[The Danish Eastern High Court in case BS-39495/2021-OLR of 2 June 2022]

On a late afternoon in the middle of the preparations for New Year's Eve, a chief financial officer in a craft business received a termination by e-mail. The subject matter of the e-mail was "Termination" and it arrived on the employee's work phone just after being sent on 31 December. However, the employee did not see the e-mail before 2 January, and he confirmed receipt the day after. Consequently, he calculated his notice from January, not December.

The company paid for the employee's phone and computer, but the employee had left his phone to charge in his basement throughout the Christmas holiday. During his employment, he had previously read and sent e-mails outside regular working hours, including on several weekends. The most applied communication form in the company was e-mail.

It was not common practice internally to set up an auto-reply during the holidays. There was also no policy for the use of an auto-reply in place. The employee had not informed the company that he would be unavailable during the Christmas holiday.

New Year's party was no excuse for not checking e-mail

Termination is effective from a specific month when the company can expect the employee to have seen the termination by the end of the month.

It was clear that the e-mail had arrived to the employee on New Year's Eve. The High Court found that the company could have expected the employee to read the e-mail before midnight. Among other things, this was because the employee had previously read and sent e-mails outside regular working hours. It also played a role in the assessment that the company's primary form of communication was e-mail.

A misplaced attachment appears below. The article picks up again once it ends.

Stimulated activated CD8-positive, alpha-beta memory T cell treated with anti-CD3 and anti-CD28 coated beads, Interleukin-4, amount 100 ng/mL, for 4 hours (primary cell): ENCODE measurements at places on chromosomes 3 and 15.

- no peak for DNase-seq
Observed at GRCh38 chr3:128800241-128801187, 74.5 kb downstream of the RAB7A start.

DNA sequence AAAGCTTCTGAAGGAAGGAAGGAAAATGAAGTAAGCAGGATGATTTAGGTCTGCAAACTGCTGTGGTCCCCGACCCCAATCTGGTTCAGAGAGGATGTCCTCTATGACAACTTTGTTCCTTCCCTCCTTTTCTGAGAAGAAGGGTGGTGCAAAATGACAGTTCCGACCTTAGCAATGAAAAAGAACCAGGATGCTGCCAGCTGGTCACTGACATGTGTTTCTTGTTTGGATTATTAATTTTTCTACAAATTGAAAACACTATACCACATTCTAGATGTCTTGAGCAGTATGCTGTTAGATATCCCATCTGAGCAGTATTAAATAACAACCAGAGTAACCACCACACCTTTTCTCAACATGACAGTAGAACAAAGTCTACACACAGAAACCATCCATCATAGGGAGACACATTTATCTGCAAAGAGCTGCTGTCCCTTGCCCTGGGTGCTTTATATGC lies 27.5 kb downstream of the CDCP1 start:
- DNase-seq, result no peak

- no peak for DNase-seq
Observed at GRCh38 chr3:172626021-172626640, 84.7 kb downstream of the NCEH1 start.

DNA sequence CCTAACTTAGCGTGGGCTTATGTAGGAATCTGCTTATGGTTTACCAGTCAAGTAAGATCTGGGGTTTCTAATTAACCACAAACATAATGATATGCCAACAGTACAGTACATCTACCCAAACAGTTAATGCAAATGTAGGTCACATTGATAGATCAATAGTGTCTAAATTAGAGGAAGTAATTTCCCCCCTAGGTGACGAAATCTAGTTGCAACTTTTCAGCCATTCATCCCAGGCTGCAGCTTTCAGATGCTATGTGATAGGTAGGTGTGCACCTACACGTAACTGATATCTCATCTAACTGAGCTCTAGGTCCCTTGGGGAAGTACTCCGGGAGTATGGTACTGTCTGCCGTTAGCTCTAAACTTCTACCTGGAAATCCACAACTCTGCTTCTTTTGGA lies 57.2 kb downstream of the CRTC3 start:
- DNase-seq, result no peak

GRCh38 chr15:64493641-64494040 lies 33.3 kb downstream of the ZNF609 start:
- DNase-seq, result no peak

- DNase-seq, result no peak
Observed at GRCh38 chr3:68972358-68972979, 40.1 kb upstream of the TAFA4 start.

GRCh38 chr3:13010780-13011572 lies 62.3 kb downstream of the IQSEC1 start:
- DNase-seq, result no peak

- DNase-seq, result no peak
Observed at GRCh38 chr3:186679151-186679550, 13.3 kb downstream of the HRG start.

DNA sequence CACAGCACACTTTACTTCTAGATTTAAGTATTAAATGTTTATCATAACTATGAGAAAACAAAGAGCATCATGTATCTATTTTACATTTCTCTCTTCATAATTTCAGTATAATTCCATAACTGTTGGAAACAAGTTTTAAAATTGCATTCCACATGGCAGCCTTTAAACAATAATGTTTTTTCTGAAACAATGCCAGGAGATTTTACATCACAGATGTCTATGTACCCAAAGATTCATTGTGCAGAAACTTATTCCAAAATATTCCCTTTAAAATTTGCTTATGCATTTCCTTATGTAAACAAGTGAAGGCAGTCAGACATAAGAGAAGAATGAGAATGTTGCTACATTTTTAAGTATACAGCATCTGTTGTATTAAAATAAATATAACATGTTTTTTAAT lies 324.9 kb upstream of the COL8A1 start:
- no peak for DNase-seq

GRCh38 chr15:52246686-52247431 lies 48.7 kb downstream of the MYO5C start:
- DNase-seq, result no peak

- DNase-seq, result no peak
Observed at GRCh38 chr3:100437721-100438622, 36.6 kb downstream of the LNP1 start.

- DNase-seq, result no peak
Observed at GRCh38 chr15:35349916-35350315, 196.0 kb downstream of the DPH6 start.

Therefore, the High Court rejected the employee’s explanation that he had not seen the e-mail as his phone had been charging. The High Court then stated that the employee had been terminated upon receipt of the e-mail on New Year’s Eve, not on 2 January when he read it.

IUNO’s opinion

This case shows that companies must make sure that employees have the opportunity to see a termination for it to become effective.

IUNO recommends that companies send terminations with a proof of delivery to the extent the termination is not delivered personally. When termination occurs by e-mail, companies must prove that the employee received it. If an e-mail is sent outside regular working time, companies must be able to prove that the employee could be expected to check the e-mail before the end of the month. This burden of proof can be difficult to lift and may, for example, require that the employee usually checks the e-mail outside regular working time.

[The Danish Eastern High Court in case BS-39495/2021-OLR of 2 June 2022]